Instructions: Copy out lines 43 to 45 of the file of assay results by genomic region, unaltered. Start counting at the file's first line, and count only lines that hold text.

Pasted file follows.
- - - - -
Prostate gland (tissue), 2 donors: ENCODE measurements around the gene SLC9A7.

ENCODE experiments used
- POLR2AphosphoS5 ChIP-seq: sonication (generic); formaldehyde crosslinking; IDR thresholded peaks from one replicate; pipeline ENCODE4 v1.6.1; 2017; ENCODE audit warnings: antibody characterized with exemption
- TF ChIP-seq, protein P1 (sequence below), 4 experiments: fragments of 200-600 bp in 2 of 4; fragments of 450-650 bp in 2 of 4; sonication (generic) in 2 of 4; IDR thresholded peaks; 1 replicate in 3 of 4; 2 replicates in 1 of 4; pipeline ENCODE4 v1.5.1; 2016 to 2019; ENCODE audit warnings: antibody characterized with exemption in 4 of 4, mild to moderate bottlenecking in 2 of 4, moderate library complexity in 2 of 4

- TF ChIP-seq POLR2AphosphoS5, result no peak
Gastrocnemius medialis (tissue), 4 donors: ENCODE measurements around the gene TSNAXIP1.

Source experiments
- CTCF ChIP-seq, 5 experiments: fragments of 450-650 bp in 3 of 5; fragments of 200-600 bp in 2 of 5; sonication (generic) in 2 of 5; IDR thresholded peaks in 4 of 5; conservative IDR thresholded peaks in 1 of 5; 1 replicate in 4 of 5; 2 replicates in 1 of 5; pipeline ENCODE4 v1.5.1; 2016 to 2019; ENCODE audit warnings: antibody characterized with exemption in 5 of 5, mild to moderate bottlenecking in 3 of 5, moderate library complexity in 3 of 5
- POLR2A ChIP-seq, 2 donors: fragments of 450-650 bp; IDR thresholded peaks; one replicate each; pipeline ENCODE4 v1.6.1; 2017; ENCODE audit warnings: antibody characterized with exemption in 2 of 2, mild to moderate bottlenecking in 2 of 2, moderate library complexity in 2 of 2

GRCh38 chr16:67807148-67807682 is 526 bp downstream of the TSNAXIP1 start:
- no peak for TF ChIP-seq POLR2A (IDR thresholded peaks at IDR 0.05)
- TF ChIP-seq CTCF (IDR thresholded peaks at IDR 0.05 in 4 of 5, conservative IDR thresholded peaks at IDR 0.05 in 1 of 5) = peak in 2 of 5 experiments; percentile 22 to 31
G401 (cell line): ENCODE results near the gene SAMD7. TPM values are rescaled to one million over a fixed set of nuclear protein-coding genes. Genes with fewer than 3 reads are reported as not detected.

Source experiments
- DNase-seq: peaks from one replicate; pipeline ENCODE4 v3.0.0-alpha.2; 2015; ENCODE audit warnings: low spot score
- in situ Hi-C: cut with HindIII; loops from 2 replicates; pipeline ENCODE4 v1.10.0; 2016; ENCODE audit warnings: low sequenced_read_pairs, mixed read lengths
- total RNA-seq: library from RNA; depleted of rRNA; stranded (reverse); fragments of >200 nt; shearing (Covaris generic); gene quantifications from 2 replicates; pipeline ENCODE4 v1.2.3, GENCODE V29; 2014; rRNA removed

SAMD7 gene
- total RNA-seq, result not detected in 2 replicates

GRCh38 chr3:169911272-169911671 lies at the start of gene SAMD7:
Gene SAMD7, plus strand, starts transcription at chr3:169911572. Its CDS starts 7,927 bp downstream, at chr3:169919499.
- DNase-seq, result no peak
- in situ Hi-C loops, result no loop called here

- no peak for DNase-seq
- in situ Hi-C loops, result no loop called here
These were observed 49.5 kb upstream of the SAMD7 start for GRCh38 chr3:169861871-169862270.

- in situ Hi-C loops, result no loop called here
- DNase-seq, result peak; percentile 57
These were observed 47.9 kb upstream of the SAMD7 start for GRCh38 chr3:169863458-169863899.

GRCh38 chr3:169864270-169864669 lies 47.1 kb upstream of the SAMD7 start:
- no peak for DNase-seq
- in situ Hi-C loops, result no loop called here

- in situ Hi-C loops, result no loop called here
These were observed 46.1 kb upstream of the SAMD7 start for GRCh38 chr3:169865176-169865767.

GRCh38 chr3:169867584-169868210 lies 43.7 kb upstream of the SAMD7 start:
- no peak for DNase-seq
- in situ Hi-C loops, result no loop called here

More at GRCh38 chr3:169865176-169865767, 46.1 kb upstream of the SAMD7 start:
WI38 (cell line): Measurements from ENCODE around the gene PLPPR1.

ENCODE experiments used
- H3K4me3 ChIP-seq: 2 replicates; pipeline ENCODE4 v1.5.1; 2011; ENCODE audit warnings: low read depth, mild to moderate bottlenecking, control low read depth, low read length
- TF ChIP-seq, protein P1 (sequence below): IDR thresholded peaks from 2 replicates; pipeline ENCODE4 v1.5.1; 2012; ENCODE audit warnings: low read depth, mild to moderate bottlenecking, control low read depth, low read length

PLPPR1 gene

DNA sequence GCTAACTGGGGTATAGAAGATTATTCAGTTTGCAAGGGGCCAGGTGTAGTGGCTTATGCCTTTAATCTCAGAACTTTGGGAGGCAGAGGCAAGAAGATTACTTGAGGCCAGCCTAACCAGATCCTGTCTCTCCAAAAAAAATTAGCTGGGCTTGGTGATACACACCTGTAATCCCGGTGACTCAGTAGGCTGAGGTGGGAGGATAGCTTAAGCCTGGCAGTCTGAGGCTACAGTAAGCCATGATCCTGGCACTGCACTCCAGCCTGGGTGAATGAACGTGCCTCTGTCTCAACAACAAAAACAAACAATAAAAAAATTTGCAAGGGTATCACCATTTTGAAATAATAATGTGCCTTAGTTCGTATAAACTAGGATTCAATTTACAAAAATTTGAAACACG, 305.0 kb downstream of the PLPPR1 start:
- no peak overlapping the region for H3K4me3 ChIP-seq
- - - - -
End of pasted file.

PLPPR1 gene

DNA sequence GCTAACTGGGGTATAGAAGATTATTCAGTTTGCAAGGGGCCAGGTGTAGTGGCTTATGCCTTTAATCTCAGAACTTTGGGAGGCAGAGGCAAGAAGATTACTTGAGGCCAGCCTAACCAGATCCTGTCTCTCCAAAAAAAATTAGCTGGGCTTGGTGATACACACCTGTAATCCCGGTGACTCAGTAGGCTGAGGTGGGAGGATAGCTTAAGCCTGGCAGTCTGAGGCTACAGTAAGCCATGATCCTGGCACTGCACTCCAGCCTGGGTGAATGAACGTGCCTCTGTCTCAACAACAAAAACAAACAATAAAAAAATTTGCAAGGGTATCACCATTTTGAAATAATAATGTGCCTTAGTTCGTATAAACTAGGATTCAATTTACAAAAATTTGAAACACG, 305.0 kb downstream of the PLPPR1 start:
- no peak overlapping the region for H3K4me3 ChIP-seq